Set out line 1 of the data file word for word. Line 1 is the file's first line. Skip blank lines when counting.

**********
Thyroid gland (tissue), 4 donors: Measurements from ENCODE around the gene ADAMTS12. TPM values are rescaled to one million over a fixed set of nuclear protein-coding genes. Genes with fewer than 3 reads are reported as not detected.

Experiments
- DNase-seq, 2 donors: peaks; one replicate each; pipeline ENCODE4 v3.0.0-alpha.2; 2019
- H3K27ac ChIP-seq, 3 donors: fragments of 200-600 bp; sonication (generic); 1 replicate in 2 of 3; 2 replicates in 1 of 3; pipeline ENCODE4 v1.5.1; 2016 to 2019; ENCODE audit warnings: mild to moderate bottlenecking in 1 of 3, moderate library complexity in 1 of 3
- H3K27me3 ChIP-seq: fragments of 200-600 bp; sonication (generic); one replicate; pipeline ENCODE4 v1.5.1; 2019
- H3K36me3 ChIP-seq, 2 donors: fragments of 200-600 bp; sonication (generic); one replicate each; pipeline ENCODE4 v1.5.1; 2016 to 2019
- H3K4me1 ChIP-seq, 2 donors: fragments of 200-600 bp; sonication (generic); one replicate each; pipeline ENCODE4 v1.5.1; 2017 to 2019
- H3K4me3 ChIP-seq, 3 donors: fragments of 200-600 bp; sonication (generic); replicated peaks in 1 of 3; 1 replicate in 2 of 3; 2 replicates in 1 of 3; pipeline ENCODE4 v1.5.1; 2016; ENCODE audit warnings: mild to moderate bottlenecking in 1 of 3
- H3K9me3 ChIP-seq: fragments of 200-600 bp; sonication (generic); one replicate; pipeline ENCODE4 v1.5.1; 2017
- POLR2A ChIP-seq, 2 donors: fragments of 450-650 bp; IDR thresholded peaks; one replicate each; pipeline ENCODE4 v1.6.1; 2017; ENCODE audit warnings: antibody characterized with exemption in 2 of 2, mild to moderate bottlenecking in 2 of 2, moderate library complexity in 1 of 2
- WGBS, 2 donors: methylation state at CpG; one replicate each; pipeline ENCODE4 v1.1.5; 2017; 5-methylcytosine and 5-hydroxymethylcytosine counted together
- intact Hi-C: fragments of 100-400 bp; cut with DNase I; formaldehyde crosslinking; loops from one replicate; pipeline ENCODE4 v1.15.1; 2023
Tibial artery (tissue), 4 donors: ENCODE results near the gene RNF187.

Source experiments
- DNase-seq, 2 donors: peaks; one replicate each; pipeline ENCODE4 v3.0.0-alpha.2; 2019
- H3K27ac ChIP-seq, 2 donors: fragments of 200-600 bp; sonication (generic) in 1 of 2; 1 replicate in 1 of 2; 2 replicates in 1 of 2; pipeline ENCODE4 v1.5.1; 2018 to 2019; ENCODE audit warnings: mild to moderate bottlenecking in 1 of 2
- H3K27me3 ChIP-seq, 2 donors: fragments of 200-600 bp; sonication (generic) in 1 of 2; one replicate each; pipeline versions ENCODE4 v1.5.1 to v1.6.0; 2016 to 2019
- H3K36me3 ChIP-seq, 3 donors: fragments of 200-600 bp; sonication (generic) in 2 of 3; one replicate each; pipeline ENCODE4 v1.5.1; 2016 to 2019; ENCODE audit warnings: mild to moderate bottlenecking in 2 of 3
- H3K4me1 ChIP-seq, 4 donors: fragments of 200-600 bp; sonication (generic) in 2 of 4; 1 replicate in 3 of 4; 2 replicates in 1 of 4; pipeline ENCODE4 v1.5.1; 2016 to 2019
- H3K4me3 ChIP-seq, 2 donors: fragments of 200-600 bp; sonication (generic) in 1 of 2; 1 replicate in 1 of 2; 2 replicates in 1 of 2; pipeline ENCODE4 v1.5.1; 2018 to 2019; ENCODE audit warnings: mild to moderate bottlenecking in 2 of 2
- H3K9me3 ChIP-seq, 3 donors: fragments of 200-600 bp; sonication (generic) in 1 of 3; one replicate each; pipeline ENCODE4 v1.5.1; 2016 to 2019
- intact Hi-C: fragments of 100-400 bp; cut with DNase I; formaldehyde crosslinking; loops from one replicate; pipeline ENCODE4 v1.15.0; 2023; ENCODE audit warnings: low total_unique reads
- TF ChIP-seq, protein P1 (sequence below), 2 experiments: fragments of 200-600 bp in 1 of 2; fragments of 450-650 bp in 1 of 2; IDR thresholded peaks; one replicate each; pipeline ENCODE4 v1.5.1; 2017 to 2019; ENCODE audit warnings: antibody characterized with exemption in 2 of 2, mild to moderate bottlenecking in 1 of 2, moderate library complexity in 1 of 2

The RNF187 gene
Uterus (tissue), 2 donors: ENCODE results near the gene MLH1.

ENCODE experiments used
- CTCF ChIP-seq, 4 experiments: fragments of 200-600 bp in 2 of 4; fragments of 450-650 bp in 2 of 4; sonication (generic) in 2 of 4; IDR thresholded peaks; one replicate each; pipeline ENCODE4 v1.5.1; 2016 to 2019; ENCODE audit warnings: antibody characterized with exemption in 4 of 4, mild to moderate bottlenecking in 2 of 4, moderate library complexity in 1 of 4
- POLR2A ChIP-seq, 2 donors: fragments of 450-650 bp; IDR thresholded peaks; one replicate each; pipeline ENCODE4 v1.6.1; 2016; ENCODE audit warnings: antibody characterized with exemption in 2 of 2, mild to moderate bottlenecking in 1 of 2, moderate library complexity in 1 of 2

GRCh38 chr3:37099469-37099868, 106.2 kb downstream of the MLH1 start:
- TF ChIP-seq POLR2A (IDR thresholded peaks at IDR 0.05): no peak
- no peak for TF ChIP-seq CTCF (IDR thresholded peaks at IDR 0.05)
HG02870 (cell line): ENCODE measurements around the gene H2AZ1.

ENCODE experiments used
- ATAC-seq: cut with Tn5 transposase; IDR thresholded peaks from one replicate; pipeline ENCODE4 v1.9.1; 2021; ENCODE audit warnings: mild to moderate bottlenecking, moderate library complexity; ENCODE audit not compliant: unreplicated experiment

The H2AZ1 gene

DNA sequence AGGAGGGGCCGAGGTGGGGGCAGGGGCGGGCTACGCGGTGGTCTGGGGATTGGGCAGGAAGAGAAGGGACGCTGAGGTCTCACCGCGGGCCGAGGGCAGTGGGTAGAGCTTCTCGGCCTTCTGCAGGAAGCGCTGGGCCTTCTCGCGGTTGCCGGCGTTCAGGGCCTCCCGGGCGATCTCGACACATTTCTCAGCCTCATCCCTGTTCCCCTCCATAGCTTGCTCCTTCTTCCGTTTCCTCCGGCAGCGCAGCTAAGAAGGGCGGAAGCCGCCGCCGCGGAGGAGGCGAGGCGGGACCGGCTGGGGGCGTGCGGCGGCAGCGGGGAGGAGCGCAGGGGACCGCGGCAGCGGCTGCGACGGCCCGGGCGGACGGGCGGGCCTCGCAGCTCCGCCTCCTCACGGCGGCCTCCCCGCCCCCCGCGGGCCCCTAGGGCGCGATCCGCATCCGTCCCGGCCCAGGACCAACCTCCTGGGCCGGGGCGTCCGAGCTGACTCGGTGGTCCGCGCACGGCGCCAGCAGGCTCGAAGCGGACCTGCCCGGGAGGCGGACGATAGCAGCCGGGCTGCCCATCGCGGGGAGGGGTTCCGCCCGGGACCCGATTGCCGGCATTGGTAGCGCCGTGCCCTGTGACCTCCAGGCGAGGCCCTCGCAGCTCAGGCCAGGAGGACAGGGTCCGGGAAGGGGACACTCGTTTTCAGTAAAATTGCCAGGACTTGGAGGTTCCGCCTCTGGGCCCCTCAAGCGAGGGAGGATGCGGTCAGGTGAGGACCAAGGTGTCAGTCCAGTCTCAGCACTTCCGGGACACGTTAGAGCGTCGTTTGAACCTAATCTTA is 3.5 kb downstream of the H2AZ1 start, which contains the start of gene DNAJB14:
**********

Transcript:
Thyroid gland (tissue), 4 donors: Measurements from ENCODE around the gene ADAMTS12. TPM values are rescaled to one million over a fixed set of nuclear protein-coding genes. Genes with fewer than 3 reads are reported as not detected.